Orchards Fruitful Again in Arghandab

More than 60 Arghandab elders gave testimony on the effectiveness of USAID-funded orchard rehabilitation projects. Some orchard
More than 60 Arghandab elders gave testimony on the effectiveness of USAID-funded orchard rehabilitation projects. Some orchard owners expect a five-fold increase in income compared to previous years.
IRD/AVIPA Plus
Village elders give AVIPA Plus projects a unanimous thumbs-up.
11 OCTOBER 2010 | ARGHANDAB VALLEY, AFGHANISTAN
 
The Arghandab Valley was once known as the orchard of Central Asia, exporting pomegranates, apricots, and plums around the world.  But three decades of war left many of its orchards and vineyards in ruins, crippling fruit exports and creating widespread unemployment in the region.
 
Ali Mateen is an elderly apricot farmer who walks with the help of a heavy cane.  He was one of 60 village elders at a recent shura meeting discussing the recent USAID funded Afghanistan Vouchers for Increased Production in Agriculture Plus (AVIPA Plus) orchard rehabilitation projects in the Arghandab District of Kandahar Province.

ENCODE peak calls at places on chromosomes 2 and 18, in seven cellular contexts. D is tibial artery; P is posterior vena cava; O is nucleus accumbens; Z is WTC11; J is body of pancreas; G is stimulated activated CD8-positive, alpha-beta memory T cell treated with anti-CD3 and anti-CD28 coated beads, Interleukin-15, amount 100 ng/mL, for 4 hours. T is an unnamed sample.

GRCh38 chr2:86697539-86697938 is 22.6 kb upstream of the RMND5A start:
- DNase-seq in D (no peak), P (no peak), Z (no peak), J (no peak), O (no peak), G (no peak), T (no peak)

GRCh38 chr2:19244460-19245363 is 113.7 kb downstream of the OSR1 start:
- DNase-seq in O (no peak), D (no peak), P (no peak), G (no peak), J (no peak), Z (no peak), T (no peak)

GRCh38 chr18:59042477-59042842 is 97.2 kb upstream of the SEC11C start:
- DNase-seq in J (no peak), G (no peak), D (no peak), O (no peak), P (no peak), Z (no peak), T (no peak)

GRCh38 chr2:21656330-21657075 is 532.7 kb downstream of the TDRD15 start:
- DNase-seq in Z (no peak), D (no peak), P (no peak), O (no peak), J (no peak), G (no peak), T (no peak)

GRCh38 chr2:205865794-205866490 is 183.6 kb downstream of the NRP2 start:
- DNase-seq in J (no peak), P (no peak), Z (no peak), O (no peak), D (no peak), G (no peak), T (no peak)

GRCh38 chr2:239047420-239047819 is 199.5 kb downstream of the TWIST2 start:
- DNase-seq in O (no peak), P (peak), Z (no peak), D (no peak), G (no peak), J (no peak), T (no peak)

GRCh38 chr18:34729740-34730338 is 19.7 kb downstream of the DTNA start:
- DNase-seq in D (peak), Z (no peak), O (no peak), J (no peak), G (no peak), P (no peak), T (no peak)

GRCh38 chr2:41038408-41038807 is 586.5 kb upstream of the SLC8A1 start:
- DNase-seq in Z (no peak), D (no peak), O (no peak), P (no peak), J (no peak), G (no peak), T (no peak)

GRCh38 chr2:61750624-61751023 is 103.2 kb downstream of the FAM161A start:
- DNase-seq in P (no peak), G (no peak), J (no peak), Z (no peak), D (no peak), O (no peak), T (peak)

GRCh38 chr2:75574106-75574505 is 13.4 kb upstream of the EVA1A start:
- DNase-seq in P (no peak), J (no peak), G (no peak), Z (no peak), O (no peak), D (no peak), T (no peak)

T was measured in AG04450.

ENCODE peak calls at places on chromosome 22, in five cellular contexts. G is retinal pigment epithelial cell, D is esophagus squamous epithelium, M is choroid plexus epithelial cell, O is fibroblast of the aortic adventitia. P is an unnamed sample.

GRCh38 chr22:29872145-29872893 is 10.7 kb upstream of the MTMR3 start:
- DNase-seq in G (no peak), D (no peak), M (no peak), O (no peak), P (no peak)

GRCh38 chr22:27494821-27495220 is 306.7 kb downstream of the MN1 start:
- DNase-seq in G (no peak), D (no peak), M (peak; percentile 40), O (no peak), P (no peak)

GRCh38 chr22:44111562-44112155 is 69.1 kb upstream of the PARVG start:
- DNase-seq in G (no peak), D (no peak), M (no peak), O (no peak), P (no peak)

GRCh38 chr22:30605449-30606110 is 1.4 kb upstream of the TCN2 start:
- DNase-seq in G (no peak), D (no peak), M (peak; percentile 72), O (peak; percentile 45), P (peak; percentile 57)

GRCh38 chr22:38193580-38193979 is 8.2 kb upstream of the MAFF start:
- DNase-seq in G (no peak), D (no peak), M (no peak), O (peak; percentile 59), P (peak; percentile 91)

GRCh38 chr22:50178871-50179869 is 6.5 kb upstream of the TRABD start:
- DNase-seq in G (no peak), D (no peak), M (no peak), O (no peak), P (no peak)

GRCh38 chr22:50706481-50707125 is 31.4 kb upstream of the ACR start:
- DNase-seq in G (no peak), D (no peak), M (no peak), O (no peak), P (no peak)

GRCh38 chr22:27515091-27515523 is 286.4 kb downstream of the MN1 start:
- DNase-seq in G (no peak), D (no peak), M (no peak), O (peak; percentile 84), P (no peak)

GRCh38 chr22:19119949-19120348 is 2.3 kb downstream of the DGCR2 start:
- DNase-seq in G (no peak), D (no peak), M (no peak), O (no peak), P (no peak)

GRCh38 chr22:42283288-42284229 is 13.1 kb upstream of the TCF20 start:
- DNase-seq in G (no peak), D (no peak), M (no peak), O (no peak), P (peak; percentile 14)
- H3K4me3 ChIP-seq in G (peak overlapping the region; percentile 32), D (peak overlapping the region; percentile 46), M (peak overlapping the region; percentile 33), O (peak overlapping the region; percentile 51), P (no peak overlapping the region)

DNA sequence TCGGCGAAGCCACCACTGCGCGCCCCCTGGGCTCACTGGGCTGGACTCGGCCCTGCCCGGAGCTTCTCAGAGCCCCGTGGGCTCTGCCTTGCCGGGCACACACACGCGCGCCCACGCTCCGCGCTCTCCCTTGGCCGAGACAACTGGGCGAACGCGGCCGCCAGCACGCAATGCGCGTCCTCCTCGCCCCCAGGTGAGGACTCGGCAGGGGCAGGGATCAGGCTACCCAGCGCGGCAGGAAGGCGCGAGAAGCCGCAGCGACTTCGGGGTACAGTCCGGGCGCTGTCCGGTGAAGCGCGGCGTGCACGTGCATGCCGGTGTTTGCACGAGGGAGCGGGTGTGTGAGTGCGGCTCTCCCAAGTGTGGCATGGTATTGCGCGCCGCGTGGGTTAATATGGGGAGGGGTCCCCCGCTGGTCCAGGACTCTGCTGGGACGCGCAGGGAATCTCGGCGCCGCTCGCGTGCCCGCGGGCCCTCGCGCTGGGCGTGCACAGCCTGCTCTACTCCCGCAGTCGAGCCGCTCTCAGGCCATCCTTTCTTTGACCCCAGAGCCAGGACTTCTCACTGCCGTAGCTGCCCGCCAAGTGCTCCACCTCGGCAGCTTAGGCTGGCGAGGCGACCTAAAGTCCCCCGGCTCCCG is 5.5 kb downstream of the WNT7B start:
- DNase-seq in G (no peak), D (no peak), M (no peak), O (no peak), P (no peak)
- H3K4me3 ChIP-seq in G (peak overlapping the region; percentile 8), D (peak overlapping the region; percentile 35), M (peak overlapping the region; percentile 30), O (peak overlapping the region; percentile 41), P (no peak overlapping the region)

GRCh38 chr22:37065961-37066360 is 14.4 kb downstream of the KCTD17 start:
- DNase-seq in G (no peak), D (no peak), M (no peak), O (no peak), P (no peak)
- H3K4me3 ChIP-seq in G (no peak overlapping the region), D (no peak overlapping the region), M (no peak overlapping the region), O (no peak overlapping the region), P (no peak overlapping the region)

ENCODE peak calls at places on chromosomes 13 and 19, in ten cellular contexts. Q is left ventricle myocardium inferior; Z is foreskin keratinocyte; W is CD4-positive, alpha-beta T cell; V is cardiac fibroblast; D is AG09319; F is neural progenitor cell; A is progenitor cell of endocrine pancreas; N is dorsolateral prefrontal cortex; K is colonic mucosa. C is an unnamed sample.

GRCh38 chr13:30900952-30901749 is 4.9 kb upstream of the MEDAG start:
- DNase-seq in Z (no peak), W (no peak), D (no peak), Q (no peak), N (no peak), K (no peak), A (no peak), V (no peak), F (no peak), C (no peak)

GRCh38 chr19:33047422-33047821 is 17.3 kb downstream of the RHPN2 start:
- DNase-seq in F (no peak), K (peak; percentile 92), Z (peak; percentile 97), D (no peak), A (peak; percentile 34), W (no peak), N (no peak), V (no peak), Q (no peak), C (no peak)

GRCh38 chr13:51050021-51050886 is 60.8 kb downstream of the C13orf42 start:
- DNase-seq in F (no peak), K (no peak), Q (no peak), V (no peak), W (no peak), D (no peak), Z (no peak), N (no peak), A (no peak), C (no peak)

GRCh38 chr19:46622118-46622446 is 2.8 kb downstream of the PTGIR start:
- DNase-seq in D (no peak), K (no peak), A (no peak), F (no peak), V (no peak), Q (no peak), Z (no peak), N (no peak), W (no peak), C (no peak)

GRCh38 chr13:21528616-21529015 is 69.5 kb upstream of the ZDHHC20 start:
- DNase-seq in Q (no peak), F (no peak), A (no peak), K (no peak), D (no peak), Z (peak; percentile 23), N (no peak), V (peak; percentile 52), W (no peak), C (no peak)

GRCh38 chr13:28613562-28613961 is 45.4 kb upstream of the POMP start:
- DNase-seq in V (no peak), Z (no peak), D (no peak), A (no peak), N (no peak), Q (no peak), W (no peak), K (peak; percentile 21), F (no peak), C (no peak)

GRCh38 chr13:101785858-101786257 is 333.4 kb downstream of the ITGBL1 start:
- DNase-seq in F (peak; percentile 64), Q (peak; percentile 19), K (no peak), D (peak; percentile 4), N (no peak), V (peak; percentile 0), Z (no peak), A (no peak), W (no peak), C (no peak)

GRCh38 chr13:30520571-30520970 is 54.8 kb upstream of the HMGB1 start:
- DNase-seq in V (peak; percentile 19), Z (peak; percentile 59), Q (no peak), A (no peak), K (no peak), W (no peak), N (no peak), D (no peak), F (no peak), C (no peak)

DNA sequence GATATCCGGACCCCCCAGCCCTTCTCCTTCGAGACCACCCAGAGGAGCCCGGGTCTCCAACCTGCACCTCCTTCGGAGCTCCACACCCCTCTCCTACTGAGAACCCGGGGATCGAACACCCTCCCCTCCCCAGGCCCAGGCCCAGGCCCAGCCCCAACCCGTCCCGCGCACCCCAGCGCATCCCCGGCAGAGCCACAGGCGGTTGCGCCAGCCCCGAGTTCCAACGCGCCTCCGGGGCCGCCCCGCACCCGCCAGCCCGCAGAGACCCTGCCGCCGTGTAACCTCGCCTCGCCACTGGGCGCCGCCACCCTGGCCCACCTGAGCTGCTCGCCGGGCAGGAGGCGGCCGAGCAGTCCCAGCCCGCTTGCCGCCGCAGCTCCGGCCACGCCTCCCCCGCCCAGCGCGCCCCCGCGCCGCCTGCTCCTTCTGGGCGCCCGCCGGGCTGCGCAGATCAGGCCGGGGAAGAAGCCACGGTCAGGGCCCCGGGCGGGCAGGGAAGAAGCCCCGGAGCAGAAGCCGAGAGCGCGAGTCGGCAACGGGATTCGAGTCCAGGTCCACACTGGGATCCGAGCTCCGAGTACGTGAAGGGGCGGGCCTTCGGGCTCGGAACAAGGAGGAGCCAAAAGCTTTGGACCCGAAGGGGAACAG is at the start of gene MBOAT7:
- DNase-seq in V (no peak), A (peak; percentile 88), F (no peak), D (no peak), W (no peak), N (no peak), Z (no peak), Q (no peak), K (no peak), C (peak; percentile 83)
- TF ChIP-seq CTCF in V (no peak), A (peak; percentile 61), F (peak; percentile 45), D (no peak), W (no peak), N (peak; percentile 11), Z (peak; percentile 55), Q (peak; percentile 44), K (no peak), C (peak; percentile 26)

When farmers were asked to give testimony, Ali Mateen was one of the first to raise his hands.  “I remember the days before the Russians came here, it was a green paradise.  However, they destroyed our canals and with no irrigation, our trees died.  My orchard was full of dead trees,” he said in a trembling voice.  “Now my apricot trees can breathe, and the trees are heavy with fruit.”
 
Over the course of a year, farmers received 600,000 fruit tree saplings to replace trees lost to drought and disease.  Farmers also received training in the latest pest management techniques, including simple, eco-friendly methods that can eradicate infestations with soap and water.
 
Heads nodded and hands shot up as Hajji Mohammed, head of the District Development Assembly, asked, “Who of you will earn more with your orchards this year?”  One farmer expects his annual income to rise from $6,000 to more than $30,000.
 
Cash for Work projects provided $2.5 million in wages to more than 12,000 laborers, offering income alternatives to those who might be tempted to join the insurgency.
 
“Many of our young men have done small jobs for the Taliban because they had no other options,” Hajji Mohammed said.  “We said to them, ‘We have a better alternative.’  Whether you’re a farmer or a laborer, everyone deserves a fresh start.”

Last updated: May 15, 2014

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